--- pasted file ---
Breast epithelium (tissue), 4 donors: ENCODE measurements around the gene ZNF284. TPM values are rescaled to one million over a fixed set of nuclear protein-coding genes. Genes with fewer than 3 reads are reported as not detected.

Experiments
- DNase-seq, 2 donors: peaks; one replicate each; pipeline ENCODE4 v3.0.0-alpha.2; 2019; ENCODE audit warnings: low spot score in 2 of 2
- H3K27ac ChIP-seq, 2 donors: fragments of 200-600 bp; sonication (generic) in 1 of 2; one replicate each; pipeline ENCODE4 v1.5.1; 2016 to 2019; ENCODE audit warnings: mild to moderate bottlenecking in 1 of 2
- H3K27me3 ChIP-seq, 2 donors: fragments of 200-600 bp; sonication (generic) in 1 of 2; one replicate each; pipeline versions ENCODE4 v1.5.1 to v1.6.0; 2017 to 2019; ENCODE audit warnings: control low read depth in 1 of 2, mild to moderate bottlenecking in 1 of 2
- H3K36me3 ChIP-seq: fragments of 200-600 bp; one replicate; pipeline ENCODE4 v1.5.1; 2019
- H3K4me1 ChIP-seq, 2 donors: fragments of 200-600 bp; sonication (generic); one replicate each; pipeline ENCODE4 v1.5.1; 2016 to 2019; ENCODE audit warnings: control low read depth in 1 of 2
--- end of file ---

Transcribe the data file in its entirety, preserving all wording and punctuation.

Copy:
Breast epithelium (tissue), 4 donors: ENCODE measurements around the gene ZNF284. TPM values are rescaled to one million over a fixed set of nuclear protein-coding genes. Genes with fewer than 3 reads are reported as not detected.

Experiments
- DNase-seq, 2 donors: peaks; one replicate each; pipeline ENCODE4 v3.0.0-alpha.2; 2019; ENCODE audit warnings: low spot score in 2 of 2
- H3K27ac ChIP-seq, 2 donors: fragments of 200-600 bp; sonication (generic) in 1 of 2; one replicate each; pipeline ENCODE4 v1.5.1; 2016 to 2019; ENCODE audit warnings: mild to moderate bottlenecking in 1 of 2
- H3K27me3 ChIP-seq, 2 donors: fragments of 200-600 bp; sonication (generic) in 1 of 2; one replicate each; pipeline versions ENCODE4 v1.5.1 to v1.6.0; 2017 to 2019; ENCODE audit warnings: control low read depth in 1 of 2, mild to moderate bottlenecking in 1 of 2
- H3K36me3 ChIP-seq: fragments of 200-600 bp; one replicate; pipeline ENCODE4 v1.5.1; 2019
- H3K4me1 ChIP-seq, 2 donors: fragments of 200-600 bp; sonication (generic); one replicate each; pipeline ENCODE4 v1.5.1; 2016 to 2019; ENCODE audit warnings: control low read depth in 1 of 2